Exploring Chicken Salad
Who's On First?
As I write this article, we are in the midst of a run for the Major League Baseball playoffs. My favorite (home) team is 2 1/2 games away from the Wild Card (which means that you can go to the playoffs even though you weren't the best in your division--it's kinda like handing out a fourth-place ribbon). So the baseball analogy just popped out of me. Apologies.
So, who is responsible for chicken salad?
Just like the start of the baseball season, sometimes what you anticipated is not what you end up with. Chicken salad should be full of moist, succulent, flavorful bits of diced chicken. It should be brightened by fresh herbs. A bit of fruit or vegetable would not be a bad addition. And then all of it is lightly kissed with a binding of creamy dressing--perhaps a homemade mayonnaise or some low-fat Greek yogurt.
But, pick up a container of chicken salad at you local deli and you will be rewarded with flabby, rubbery chicken, a mere suggestion of fruit or vegetable, and a swimming pool amount of full-fat mayonnaise.
Let's Hit the Reset Button
To fix this dilemma, perhaps we need to go back to the source. How conceived the idea of "chicken salad?" According to the folks at Willow Tree Farm (a poultry producer in Massachusetts):
We can thank the Chinese for being the first to serve variations of “chicken salad.” Of course, these versions were far from what we are familiar with today, but the general idea was pieces of chicken mixed with a variety of spices and oils, always tied together by a binding substance.
But that's not the end of their tale. They go on to say:
Jump to 1863 in U.S. history, and the first American version of chicken salad was served at Town Meats in Wakefield, Rhode Island. The founder of Town Meats, Liam Gray, mixed his leftover chicken with mayonnaise, tarragon, and grapes. The item became so popular that the meat market was turned into a delicatessen and the business was still operating up until a couple years ago. So that’s that. After another 100 years or so the Willow Tree version came along, and the rest, as they say, is history.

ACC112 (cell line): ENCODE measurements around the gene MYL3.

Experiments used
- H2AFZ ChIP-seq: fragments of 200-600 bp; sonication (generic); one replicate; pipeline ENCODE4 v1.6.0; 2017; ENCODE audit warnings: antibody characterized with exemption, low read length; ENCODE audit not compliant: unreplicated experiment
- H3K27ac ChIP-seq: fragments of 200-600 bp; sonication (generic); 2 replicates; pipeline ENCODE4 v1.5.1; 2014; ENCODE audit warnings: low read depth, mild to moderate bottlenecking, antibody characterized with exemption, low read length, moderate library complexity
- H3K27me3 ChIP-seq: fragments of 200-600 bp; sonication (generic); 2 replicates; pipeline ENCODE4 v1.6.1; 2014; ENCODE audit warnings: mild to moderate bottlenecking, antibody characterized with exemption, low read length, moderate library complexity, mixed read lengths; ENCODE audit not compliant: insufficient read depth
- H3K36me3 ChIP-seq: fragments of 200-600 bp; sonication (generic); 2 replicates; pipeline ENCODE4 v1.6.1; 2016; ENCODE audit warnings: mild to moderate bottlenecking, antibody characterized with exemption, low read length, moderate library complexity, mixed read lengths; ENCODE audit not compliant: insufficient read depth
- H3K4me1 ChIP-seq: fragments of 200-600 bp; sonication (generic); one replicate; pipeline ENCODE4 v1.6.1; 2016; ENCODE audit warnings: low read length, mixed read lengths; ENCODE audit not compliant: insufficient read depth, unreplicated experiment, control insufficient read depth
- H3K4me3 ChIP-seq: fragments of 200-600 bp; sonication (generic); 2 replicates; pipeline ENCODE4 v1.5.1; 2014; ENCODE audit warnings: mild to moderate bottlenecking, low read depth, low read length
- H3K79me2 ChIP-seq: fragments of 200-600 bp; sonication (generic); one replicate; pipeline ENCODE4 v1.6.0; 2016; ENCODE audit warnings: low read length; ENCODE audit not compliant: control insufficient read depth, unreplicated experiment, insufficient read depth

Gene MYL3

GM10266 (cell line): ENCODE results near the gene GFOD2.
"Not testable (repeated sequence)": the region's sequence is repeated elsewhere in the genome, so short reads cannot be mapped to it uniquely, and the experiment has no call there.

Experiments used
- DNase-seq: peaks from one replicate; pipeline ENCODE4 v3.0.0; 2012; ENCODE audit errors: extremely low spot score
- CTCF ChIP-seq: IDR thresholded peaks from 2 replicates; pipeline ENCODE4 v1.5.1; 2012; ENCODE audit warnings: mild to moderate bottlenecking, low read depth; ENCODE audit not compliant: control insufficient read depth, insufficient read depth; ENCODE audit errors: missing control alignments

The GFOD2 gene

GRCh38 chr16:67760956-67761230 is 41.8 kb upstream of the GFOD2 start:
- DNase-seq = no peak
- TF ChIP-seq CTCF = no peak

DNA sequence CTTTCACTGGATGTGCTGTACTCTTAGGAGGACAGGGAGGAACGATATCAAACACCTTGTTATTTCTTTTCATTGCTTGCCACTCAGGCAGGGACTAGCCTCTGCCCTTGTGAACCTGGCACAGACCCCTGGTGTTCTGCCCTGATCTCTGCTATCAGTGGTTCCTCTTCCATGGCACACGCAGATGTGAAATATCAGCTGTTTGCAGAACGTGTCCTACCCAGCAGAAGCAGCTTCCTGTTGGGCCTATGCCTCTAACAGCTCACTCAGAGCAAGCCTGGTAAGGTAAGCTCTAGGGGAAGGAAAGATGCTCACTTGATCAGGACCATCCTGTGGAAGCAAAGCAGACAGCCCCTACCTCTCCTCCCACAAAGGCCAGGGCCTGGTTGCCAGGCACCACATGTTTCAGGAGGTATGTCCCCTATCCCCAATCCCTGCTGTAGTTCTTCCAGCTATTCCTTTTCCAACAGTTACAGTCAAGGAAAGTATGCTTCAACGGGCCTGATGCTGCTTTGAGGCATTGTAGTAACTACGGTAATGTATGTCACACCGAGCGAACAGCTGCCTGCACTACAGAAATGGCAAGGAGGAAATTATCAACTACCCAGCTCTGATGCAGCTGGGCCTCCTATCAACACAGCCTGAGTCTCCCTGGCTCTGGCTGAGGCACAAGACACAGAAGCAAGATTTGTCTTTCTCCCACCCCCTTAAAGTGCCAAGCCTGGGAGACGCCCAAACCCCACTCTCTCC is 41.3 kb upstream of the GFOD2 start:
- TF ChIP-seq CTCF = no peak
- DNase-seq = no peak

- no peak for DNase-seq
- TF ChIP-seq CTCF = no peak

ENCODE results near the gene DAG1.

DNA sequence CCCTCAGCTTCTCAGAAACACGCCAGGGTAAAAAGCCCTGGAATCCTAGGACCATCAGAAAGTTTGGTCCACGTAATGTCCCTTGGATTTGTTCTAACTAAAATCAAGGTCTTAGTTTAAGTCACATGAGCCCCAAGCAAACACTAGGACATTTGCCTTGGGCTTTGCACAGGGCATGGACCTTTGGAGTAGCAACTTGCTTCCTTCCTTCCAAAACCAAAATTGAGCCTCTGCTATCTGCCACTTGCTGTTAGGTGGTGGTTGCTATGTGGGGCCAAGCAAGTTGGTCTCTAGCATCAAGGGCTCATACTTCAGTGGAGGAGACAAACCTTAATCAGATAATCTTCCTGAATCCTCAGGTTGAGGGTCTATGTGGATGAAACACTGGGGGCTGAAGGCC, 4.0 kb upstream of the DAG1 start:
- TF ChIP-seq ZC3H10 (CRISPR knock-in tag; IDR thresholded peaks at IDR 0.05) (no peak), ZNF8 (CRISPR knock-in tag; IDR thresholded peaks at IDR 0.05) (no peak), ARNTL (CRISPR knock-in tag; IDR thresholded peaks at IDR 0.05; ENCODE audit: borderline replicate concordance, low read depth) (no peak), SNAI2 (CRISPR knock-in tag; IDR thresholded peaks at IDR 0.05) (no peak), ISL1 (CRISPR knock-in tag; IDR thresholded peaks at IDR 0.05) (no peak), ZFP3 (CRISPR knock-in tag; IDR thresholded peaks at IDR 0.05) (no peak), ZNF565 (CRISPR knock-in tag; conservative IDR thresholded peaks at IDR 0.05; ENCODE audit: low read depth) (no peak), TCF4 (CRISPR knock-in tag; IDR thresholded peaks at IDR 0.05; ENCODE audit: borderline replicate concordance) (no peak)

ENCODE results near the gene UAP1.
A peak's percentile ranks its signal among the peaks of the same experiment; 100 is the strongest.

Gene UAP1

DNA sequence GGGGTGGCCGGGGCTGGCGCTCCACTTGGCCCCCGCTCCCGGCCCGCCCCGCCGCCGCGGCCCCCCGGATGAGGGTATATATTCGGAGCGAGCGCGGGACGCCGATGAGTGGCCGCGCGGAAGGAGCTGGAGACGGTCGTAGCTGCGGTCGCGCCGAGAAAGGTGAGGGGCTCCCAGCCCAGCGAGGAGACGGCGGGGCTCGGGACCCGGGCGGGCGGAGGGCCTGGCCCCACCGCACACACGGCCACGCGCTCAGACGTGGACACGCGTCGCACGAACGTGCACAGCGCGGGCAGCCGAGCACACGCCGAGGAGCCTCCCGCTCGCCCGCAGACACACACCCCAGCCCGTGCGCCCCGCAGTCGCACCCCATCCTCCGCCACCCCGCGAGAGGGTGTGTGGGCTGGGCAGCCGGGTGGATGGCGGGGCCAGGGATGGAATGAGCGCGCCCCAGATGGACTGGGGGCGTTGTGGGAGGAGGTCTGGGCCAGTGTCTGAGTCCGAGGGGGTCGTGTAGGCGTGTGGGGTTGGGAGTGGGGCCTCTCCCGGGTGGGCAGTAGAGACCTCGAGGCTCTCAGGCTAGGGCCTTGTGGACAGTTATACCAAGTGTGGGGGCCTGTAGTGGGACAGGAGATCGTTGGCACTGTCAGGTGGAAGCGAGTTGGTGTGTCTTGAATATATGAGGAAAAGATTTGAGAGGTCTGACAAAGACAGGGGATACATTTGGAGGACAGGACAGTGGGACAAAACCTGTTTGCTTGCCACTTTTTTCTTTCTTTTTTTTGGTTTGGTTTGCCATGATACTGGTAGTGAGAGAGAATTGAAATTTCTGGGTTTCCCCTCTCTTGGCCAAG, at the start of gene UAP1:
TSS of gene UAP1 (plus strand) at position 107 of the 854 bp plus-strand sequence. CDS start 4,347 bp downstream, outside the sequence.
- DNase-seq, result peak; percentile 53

I Hate to Disagree with the "Experts", But...
Old menus and cookbooks give clear evidence that mixtures of minced chicken and mayonnaise were well known in Colonial times, probably popularized by German settlers. Here is a recipe that I found in the 1845 cookbook “Directions for Cookery in Its Various Branches" by Eliza Leslie. (I have edited the text slightly to correct spelling and grammar to current standards).
Prepare the meat and vegetables
The fowls for this purpose should be young and fine. You may either boil or roast them. They must be quite cold. Having removed all the skin and fat, and disjointed the fowls cut the meat from the bones into very small pieces, not exceeding an inch.
Wash and split two large fine heads of celery, and cut the white part into pieces also about an inch long; and having mixed the chicken and celery together, put them into a deep china dish, cover it and set it away.
Prepare the dressing
It is best not to prepare the dressing till just before the salad is to be eaten, that it may be as fresh as possible.
Have ready the yolks of eight hard-boiled eggs. Put them into a flat dish, and mash them to a paste with the back of a wooden spoon.
Add to the egg
- a small teaspoonful of fine salt
- the same quantity of cayenne pepper
- half a gill (1/4 cup or 2 ounces) of made mustard
- a gill (1/2 cup or 4 ounces) or a wine-glass and a half of vinegar
- rather more than two wine-glasses (about 6 ounces) of sweet oil.
Mix all these ingredients thoroughly; stirring them a long time till they are quite smooth. The dressing should not be put on till a few minutes before the salad is sent in; as by lying in it the chicken and celery will become tough and hard. After you pour it on, mix the whole well together with a silver fork. Chicken salad should be accompanied with plates of bread and butter, and a plate of crackers.
We Can Do Better than That
Dear Miss Leslie, you gave us a good foundation from which to begin, but I think we can make a few improvements.
Let's update this concept, simply the instructions, add a few more ingredients, and make something really yummy. I'm getting hungry!